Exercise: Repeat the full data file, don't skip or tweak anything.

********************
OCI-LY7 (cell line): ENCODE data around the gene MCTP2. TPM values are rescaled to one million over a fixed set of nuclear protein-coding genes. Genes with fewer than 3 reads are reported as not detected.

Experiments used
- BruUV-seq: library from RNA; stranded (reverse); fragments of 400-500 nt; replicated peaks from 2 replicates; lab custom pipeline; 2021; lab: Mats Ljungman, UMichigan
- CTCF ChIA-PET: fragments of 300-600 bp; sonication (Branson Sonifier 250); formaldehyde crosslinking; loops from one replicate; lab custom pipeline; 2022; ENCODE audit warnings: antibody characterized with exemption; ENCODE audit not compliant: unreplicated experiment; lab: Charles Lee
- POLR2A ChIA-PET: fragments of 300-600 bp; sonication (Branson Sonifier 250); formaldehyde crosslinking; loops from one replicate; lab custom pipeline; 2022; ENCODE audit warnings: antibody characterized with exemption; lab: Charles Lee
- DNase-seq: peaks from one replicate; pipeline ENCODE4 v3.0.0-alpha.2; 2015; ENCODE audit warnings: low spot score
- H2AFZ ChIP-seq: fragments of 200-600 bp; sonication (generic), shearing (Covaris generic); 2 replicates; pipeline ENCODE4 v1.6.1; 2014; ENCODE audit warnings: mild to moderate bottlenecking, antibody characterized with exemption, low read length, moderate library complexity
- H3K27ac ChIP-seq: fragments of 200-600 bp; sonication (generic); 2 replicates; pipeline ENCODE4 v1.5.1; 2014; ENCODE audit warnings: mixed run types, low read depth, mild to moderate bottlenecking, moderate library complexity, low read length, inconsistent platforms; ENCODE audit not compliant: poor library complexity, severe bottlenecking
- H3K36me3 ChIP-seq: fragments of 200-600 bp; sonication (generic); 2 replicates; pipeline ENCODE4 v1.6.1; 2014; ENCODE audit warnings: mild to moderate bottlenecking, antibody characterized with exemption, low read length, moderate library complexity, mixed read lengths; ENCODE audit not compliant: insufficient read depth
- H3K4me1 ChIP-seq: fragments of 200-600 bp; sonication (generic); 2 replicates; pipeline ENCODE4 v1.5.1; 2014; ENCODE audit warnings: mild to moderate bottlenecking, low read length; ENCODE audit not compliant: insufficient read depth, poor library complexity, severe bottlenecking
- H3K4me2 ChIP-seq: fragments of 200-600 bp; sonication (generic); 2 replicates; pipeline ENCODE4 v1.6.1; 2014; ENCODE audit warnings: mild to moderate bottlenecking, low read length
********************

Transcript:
OCI-LY7 (cell line): ENCODE data around the gene MCTP2. TPM values are rescaled to one million over a fixed set of nuclear protein-coding genes. Genes with fewer than 3 reads are reported as not detected.

Experiments used
- BruUV-seq: library from RNA; stranded (reverse); fragments of 400-500 nt; replicated peaks from 2 replicates; lab custom pipeline; 2021; lab: Mats Ljungman, UMichigan
- CTCF ChIA-PET: fragments of 300-600 bp; sonication (Branson Sonifier 250); formaldehyde crosslinking; loops from one replicate; lab custom pipeline; 2022; ENCODE audit warnings: antibody characterized with exemption; ENCODE audit not compliant: unreplicated experiment; lab: Charles Lee
- POLR2A ChIA-PET: fragments of 300-600 bp; sonication (Branson Sonifier 250); formaldehyde crosslinking; loops from one replicate; lab custom pipeline; 2022; ENCODE audit warnings: antibody characterized with exemption; lab: Charles Lee
- DNase-seq: peaks from one replicate; pipeline ENCODE4 v3.0.0-alpha.2; 2015; ENCODE audit warnings: low spot score
- H2AFZ ChIP-seq: fragments of 200-600 bp; sonication (generic), shearing (Covaris generic); 2 replicates; pipeline ENCODE4 v1.6.1; 2014; ENCODE audit warnings: mild to moderate bottlenecking, antibody characterized with exemption, low read length, moderate library complexity
- H3K27ac ChIP-seq: fragments of 200-600 bp; sonication (generic); 2 replicates; pipeline ENCODE4 v1.5.1; 2014; ENCODE audit warnings: mixed run types, low read depth, mild to moderate bottlenecking, moderate library complexity, low read length, inconsistent platforms; ENCODE audit not compliant: poor library complexity, severe bottlenecking
- H3K36me3 ChIP-seq: fragments of 200-600 bp; sonication (generic); 2 replicates; pipeline ENCODE4 v1.6.1; 2014; ENCODE audit warnings: mild to moderate bottlenecking, antibody characterized with exemption, low read length, moderate library complexity, mixed read lengths; ENCODE audit not compliant: insufficient read depth
- H3K4me1 ChIP-seq: fragments of 200-600 bp; sonication (generic); 2 replicates; pipeline ENCODE4 v1.5.1; 2014; ENCODE audit warnings: mild to moderate bottlenecking, low read length; ENCODE audit not compliant: insufficient read depth, poor library complexity, severe bottlenecking
- H3K4me2 ChIP-seq: fragments of 200-600 bp; sonication (generic); 2 replicates; pipeline ENCODE4 v1.6.1; 2014; ENCODE audit warnings: mild to moderate bottlenecking, low read length